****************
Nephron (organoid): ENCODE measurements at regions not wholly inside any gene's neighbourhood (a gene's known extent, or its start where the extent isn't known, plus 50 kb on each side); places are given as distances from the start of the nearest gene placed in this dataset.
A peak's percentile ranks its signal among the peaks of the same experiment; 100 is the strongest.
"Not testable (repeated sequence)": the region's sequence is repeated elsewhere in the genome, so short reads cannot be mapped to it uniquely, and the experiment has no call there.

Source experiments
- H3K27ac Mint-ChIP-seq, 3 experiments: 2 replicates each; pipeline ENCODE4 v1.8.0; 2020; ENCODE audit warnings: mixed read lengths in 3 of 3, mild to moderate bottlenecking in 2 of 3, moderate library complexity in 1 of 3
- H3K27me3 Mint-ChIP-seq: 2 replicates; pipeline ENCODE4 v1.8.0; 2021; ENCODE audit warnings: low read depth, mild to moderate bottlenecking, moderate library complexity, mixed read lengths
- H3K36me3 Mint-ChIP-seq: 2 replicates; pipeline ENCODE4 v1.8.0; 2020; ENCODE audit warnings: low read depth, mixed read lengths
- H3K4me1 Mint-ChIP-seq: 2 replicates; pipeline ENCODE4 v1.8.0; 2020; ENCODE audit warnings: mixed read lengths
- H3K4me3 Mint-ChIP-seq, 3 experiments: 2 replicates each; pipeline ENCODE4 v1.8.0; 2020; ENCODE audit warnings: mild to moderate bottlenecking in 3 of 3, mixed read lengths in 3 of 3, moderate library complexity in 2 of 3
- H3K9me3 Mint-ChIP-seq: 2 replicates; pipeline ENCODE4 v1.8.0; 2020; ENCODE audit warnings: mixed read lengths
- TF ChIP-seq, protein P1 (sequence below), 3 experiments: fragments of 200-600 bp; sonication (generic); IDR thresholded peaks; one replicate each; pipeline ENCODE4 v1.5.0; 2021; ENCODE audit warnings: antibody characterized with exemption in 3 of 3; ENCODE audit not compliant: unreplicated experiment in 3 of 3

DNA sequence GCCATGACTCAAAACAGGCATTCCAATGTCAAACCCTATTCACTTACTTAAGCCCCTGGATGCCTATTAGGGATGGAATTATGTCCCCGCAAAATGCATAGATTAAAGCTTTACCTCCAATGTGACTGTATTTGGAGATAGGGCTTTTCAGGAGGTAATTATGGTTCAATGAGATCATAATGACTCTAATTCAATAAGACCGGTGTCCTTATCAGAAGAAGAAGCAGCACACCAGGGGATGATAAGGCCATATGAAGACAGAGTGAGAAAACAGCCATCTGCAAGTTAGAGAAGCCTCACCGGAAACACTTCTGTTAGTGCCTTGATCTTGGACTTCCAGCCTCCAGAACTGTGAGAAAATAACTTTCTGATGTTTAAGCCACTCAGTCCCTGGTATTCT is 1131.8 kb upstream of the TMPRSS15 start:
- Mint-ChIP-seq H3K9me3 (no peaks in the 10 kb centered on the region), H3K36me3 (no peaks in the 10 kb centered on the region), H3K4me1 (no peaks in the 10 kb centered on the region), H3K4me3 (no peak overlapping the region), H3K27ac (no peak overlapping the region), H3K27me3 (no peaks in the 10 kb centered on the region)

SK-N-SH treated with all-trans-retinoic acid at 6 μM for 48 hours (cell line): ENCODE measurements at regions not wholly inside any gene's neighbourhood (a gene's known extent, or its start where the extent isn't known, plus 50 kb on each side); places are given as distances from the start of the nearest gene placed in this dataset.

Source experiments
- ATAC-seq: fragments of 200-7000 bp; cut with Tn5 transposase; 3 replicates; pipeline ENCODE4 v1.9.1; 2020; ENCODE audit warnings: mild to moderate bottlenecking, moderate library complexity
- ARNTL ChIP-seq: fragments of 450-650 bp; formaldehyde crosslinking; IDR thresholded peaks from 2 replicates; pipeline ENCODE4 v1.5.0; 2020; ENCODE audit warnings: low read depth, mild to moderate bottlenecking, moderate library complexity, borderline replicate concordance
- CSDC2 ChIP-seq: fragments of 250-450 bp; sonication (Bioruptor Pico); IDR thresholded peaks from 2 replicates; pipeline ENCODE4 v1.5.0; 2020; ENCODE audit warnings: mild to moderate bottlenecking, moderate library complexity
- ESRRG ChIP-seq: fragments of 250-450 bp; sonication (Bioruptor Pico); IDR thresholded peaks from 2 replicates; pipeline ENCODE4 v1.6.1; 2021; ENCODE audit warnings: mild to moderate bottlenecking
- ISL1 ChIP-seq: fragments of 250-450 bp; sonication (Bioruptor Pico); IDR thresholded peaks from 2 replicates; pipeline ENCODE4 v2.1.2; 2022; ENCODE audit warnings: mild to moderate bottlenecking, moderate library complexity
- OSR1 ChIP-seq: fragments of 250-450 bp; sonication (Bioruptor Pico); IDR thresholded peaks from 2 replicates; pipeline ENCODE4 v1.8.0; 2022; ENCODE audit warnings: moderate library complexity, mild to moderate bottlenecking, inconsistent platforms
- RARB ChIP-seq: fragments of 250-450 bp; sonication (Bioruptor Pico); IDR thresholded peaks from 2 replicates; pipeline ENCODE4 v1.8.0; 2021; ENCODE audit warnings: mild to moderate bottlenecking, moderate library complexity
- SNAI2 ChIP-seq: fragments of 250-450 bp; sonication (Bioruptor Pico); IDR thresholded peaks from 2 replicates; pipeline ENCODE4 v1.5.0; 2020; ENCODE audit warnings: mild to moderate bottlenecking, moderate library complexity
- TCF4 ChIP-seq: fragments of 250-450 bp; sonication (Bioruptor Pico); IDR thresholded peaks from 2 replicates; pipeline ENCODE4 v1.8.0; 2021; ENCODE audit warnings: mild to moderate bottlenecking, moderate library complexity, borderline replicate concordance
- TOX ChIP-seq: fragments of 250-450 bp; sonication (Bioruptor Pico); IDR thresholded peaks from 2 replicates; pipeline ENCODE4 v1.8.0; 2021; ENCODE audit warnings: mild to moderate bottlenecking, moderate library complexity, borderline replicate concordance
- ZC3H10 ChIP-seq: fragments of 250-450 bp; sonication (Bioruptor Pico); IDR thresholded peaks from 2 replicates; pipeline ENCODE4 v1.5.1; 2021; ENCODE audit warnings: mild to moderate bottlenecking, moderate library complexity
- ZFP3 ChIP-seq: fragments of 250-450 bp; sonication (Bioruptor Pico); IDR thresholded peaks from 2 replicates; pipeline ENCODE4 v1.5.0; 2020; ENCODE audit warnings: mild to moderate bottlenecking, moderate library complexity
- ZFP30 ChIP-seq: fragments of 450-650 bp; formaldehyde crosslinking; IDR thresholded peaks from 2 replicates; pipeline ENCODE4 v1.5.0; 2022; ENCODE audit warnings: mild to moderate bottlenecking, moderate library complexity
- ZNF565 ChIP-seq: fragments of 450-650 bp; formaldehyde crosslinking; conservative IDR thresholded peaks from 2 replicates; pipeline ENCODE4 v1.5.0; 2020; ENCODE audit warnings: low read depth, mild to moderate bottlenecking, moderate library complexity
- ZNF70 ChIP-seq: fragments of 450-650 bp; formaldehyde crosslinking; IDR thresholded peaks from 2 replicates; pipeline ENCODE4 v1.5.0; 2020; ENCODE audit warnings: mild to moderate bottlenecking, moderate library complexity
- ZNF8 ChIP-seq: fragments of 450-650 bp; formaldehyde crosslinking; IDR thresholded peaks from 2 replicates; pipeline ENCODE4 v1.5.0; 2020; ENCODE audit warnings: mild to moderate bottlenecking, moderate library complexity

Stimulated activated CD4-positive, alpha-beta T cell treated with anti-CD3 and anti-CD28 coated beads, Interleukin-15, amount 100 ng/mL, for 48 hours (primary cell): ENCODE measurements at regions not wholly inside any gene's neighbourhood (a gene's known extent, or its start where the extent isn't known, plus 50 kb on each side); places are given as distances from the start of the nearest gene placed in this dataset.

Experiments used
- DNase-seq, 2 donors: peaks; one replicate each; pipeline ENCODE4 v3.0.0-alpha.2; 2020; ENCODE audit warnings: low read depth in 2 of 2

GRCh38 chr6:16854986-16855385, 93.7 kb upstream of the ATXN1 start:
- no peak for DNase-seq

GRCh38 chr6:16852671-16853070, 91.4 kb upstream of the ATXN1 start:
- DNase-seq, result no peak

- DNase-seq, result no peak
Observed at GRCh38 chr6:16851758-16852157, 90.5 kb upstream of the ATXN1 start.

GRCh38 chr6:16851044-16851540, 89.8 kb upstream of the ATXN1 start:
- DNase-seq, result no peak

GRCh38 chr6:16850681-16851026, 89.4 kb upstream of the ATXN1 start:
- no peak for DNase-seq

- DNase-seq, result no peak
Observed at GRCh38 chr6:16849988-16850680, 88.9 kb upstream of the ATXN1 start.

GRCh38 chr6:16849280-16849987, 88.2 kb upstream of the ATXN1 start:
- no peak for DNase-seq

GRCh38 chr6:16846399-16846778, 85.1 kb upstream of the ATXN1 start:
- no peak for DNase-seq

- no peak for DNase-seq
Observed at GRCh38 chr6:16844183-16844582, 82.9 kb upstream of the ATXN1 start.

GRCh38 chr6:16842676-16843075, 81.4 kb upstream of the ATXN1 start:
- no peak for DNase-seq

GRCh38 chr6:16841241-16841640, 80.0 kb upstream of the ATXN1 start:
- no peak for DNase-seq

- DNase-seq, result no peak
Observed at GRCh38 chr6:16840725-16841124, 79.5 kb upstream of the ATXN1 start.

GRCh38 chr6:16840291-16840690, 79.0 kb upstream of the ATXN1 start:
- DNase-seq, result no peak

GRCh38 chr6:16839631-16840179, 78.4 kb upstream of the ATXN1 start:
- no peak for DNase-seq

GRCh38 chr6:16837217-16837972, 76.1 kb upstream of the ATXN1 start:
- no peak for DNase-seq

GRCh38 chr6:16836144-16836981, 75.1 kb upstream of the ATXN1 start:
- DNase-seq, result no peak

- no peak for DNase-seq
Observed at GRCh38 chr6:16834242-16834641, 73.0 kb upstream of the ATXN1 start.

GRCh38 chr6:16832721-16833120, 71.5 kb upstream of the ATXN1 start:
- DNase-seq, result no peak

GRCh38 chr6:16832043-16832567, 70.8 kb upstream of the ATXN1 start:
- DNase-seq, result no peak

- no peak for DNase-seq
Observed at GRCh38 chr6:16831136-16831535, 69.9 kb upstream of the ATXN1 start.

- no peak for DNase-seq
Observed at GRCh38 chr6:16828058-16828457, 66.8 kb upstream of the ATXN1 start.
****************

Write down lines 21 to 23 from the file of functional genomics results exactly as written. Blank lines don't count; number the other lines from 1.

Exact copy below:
- OSR1 ChIP-seq: fragments of 250-450 bp; sonication (Bioruptor Pico); IDR thresholded peaks from 2 replicates; pipeline ENCODE4 v1.8.0; 2022; ENCODE audit warnings: moderate library complexity, mild to moderate bottlenecking, inconsistent platforms
- RARB ChIP-seq: fragments of 250-450 bp; sonication (Bioruptor Pico); IDR thresholded peaks from 2 replicates; pipeline ENCODE4 v1.8.0; 2021; ENCODE audit warnings: mild to moderate bottlenecking, moderate library complexity
- SNAI2 ChIP-seq: fragments of 250-450 bp; sonication (Bioruptor Pico); IDR thresholded peaks from 2 replicates; pipeline ENCODE4 v1.5.0; 2020; ENCODE audit warnings: mild to moderate bottlenecking, moderate library complexity